Workers at U.S. refineries, chemical plants, and paper mills that might be attractive terrorist targets are not adequately trained to prevent or respond to attacks, according a survey released this week.
HOUSTON, Texas Workers at U.S. refineries, chemical plants, and paper mills that might be attractive terrorist targets are not adequately trained to prevent or respond to attacks, according a survey released this week.
The survey of local union leaders by the Paper, Allied-Industrial, Chemical, and Energy Workers International Union (PACE) found only 38 percent of respondents at 125 U.S. plants believed the company had effectively prepared to respond to a terrorist attack.
The results show chemical plants, refineries and paper mills have not adequately improved security at their facilities in the three years since the Sept. 11, 2001, terrorist attacks, said Dave Ortlieb, PACE director of health and safety.
"We feel the primary emphasis has been on the three Gs: guards, gates, and guns," Ortlieb said.
A spokesman for the National Petrochemical & Refiners Association (NPRA), which represents chemical manufacturers and oil refiners, said the industry association had yet to see the survey and could not discuss its findings.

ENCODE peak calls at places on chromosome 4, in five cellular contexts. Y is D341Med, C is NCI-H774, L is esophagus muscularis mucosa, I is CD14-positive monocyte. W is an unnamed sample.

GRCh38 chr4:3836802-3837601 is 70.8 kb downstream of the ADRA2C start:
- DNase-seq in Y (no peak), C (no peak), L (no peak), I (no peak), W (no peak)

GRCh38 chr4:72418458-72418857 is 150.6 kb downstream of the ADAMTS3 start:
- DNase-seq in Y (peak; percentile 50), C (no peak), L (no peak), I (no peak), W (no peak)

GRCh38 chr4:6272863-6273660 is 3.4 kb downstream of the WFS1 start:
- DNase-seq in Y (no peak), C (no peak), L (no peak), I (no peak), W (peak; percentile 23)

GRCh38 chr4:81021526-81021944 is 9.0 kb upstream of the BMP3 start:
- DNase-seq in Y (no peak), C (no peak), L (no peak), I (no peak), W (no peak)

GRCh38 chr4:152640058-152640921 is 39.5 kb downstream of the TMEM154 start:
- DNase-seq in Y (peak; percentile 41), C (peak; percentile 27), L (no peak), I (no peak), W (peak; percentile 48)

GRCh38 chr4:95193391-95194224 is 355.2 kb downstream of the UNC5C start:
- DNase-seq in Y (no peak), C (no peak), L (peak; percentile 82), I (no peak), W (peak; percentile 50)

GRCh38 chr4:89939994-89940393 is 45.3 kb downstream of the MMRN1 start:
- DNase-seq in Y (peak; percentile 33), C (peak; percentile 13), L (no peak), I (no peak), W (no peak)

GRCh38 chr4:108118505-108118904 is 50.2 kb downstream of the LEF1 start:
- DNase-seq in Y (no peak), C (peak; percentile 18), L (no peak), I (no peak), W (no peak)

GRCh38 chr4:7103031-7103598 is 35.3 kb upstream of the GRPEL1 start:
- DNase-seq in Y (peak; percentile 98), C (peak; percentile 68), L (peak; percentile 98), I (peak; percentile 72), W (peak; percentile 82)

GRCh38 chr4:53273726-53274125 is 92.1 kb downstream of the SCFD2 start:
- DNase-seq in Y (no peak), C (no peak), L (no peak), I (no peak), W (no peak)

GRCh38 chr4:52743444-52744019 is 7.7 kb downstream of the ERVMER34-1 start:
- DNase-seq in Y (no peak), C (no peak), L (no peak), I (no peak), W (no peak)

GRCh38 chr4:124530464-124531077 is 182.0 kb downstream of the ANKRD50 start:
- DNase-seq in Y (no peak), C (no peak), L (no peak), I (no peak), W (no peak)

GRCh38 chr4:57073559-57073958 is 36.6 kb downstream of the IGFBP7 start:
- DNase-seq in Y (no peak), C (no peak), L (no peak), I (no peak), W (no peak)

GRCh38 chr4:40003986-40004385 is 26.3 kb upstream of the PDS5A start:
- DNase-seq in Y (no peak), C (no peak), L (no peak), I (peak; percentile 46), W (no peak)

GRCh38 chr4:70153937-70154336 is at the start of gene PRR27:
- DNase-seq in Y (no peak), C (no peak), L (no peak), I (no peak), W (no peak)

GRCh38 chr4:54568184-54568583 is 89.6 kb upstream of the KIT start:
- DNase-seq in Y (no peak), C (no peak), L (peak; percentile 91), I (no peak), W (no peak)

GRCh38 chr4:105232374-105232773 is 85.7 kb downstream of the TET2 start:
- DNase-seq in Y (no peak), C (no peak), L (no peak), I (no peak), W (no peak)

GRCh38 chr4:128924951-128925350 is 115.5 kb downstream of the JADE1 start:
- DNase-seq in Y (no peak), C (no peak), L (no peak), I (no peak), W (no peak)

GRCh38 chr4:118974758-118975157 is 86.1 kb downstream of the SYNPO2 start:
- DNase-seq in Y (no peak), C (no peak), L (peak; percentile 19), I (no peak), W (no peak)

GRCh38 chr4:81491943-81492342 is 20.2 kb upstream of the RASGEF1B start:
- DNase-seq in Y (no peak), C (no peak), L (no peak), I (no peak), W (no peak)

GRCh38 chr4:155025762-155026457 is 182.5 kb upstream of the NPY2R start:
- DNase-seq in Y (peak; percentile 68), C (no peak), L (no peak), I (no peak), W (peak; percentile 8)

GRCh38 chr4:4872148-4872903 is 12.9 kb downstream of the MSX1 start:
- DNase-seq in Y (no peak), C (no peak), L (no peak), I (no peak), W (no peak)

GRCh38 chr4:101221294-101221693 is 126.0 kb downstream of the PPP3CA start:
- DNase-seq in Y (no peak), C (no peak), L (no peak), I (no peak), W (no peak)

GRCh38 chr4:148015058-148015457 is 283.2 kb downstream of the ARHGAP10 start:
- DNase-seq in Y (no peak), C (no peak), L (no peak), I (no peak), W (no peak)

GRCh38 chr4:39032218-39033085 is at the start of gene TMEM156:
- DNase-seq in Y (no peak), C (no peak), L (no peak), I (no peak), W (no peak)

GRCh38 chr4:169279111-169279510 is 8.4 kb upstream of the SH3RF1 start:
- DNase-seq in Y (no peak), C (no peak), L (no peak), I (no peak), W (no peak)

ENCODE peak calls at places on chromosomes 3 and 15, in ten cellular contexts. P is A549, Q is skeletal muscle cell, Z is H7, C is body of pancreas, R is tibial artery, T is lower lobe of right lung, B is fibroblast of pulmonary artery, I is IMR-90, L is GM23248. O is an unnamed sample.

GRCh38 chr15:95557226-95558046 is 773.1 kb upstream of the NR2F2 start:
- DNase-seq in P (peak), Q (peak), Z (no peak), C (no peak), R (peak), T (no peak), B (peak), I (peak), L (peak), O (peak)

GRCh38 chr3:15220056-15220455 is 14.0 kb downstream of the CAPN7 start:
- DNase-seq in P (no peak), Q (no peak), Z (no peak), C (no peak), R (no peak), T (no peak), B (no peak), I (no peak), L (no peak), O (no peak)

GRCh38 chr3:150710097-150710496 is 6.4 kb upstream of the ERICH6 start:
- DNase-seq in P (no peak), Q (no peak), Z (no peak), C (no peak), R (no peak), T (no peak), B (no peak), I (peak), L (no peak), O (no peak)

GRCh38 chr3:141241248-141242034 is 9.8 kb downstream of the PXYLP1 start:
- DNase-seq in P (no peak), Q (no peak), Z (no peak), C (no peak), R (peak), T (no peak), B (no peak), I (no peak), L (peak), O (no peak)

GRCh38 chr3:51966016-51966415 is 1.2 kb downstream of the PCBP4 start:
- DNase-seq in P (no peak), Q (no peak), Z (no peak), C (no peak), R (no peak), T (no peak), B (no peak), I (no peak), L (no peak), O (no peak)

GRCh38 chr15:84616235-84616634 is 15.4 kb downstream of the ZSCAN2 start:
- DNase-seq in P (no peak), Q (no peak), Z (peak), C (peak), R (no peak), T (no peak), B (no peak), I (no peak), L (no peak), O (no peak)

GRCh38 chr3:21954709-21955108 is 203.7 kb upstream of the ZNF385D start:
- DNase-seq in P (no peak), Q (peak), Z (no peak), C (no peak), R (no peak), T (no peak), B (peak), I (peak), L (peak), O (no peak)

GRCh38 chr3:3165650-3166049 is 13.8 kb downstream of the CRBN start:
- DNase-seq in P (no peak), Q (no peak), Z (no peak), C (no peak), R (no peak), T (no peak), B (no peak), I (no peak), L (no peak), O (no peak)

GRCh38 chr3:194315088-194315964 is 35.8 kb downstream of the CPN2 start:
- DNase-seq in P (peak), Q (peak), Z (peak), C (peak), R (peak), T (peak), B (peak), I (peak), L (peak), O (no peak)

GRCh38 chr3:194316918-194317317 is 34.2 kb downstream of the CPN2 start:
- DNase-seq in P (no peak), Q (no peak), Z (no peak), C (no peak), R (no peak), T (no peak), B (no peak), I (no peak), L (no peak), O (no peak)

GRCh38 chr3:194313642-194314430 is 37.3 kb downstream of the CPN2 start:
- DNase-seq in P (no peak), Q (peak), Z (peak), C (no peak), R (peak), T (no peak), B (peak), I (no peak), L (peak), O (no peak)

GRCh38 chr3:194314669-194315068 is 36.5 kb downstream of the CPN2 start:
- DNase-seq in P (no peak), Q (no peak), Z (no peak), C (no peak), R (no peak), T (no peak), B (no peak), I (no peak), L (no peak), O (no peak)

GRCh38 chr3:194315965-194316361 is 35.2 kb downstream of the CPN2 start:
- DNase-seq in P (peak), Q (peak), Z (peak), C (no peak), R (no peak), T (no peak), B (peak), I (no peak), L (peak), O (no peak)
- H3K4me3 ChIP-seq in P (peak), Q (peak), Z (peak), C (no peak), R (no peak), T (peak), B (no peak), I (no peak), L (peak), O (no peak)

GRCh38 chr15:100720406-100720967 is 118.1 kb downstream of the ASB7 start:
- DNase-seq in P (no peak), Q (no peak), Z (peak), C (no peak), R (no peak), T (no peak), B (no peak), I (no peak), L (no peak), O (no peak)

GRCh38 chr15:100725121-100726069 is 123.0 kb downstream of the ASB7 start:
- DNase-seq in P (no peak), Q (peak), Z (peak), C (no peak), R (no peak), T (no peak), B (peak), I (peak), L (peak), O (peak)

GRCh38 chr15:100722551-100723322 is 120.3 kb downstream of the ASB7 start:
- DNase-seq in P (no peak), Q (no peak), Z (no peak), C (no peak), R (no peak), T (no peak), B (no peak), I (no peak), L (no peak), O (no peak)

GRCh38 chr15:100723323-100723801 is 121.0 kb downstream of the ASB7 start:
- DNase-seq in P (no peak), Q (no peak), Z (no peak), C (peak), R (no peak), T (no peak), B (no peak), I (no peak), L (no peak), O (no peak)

"We do know NPRA members have made significant improvements in security since Sept. 11," said Maurice McBride, NPRA director for security. "We look forward to making additional improvements in the future."
The PACE survey was sent to the president and recording secretary of local unions at 189 U.S. plants that process or store hazardous chemicals regulated by the U.S. Environmental Protection Agency. PACE represents 50,000 workers at the 189 plants.
Leaders at 133 plants responded to the survey. Among the plants represented, 125 possessed enough chemicals to cause a catastrophic event.
Of the 125 plants, 32 percent are chemical plants, 24 percent are paper mills, and 26 percent are oil refineries. The remaining 18 percent are involved in other industries.